Making It A Clean Sweep
There is no finer way to lead-off Maritime Reporter & Engineering News' Ship Repair Technological Guidebook than with a profile of a man who is perhaps most proud of using nothing more sophisticated than a broom (both literal and figurative) to help clean-up the ship repair and conversion business in the U.S.
This is a man who, up until three years ago, knew nearly nothing about the ship repair and conversion business, and to this day reckons that his professed solutions to ship repair and conversion's economic woes could be dead wrong. But beneath this veil of novice lies a confidence, passion and intellect that is going to power his company to the leading ranks of U.S. ship repair and conversion yards.
And if you need a stylish solution to solving your company's "curb appeal" woes, look no further. Meet B. Edward Ewing — scholar, line worker, salesman and self-described cheerleader, the charismatic CEO of the U.S.' largest non-nuclear ship repair, modernization and conversion company, United States Marine Repair.
Ed Ewing has been on the corporate fast-track since entering his first job at International Harvester more than 25 years ago. Along the way he has ascended the executive ranks of many of our nation's top defense contractors (General Dynamics and Lockheed Martin), and has been directly responsible for building nearly all types of transportation vehicles.
After spending just one hour with Mr. Ewing it becomes abundantly clear that the man has a passion not for ship repair and conversion, not for trucks, planes or tanks, but a passion for business itself. To put it simply, Mr. Ewing likes to make money, and as he plainly states: "losing money is not an option." It is ironic, then, that he has engineered the construction of one of the U.S.' largest ship repair and conversion consortiums, which is a business that is not often associated with high profit margins, or for that matter, in many cases, any profit margins at all. But Mr. Ewing's plan for United States Marine Repair is grounded not in ship repair and conversion, per se, rather the cyclical nature of business itself. When he entered the business nearly three years ago in San Diego with Southwest Marine, he saw that several market conditions were converging to make the ship repair and conversion business an attractive investment. The industry — particularly the naval and government work, or "gray side" — was spending far less money per year in the maintenance of its vast fleet. At the same time, new build funds were slashed even further, whittling the U.S. Navy fleet precariously close to 300 ships. While naval suppliers and builders saw the sinking of the 600 ship navy more than a decade ago, common thought is that a minimum fleet of 300 ships is needed to adequately fulfill the country's defense needs. Hence, fewer new ships plus reduced maintenance dollars spent on the existing fleet equaled an upside potential for ship repair and conversion yards, reasoning that more intensive repair would come later in the effort to keep an older fleet running longer and stronger, until the next wave of newbuildings comes down the line. The majority of navy repair and maintenance work still finds its way into the hands of public shipyards, and Mr. Ewing maintains a fight to ensure that private facilities get an increasing share of the budget pie.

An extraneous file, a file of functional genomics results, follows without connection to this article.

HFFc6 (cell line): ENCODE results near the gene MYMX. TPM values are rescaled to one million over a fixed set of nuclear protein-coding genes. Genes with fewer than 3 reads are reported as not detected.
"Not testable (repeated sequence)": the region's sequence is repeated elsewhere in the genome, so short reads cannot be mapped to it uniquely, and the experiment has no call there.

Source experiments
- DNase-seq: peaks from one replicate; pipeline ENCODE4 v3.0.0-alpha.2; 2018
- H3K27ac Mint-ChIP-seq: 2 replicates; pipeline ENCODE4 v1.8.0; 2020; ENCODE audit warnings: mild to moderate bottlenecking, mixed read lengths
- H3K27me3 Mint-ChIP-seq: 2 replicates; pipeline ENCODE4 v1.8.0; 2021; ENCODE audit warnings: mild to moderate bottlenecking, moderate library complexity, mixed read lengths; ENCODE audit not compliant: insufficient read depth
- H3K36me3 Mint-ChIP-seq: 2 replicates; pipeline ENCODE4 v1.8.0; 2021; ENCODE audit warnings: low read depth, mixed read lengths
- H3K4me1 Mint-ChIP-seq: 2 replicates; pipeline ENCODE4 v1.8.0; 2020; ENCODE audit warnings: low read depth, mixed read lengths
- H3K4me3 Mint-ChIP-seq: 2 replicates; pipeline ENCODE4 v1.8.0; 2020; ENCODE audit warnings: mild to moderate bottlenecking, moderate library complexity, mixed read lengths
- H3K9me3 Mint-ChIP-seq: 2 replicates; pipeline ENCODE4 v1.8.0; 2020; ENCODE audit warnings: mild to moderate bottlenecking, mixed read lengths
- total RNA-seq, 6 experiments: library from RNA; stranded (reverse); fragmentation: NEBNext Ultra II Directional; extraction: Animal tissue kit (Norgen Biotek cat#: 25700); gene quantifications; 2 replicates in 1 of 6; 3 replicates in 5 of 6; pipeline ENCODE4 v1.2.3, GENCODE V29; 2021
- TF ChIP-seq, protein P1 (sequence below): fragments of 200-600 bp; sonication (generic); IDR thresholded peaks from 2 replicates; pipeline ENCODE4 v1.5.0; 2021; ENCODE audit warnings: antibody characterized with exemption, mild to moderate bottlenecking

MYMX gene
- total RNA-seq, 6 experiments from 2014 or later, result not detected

Back to Basics Market timing notwithstanding, Mr. Ewing plans to use plain business sense to make his new collection of shipyards profitable. He admits that there is nothing particularly complicated or intimidating about his program, rather it is a straight forward and simple concept.
There are several core beliefs that define Mr. Ewing's management style, with the first and perhaps most prominent being that "People are Important." More than just a catchy phrase found on cafeteria walls, he truly believes the critical element to a Success at Southwest Marine included creating what is possibly the cleanest shipyard in the nation, successful business is amount of honesty, information and respect. Those who witnessed the immediate lay-off of hundreds of workers at Norshipco immediately following the takeover might argue that Mr. Ewing does not practice what he preaches; but they would be wrong.
Ed Ewing was raised in a working class family on modest means in Jasper, Ind., and he knows the sting first-hand of layoffs and job loss. He was truly unhappy when forced to pare the Norshipco workforce to its current mid-800 level, but he knew it was necessary to keep the business alive. "I'm in the manpower business. We will only be successful if we have 2,000 more workers." "We're trying to demonstrate that the management process we're using has the ability to turn around long-standing companies, which have historically not been profitable," he said. "We have shown that we can successfully implement this process that literally improves every aspect of the ship repair business, i.e. treatment of our people, profitability, safety practices, environmental protection programs, Worker's Compensation, housekeeping and community relations and involvement.
When we put our people first and they are convinced that we are the best in the business, quality, productivity and pride in workmanship and attention to detail improve dramatically. It then becomes inevitable that our customers will also say that we're the number one ship repair firm in the country." Another plank in the Ewing business philosophy is a neat and tidy appearance of the business, an item not high on many ship repair and conversion facilities' agenda list. He has ensured that Southwest Marine in San Diego is well organized, laid-out and maintained, and he intends the same tonic for Norshipco, which has not maintained its appearance over the last few years.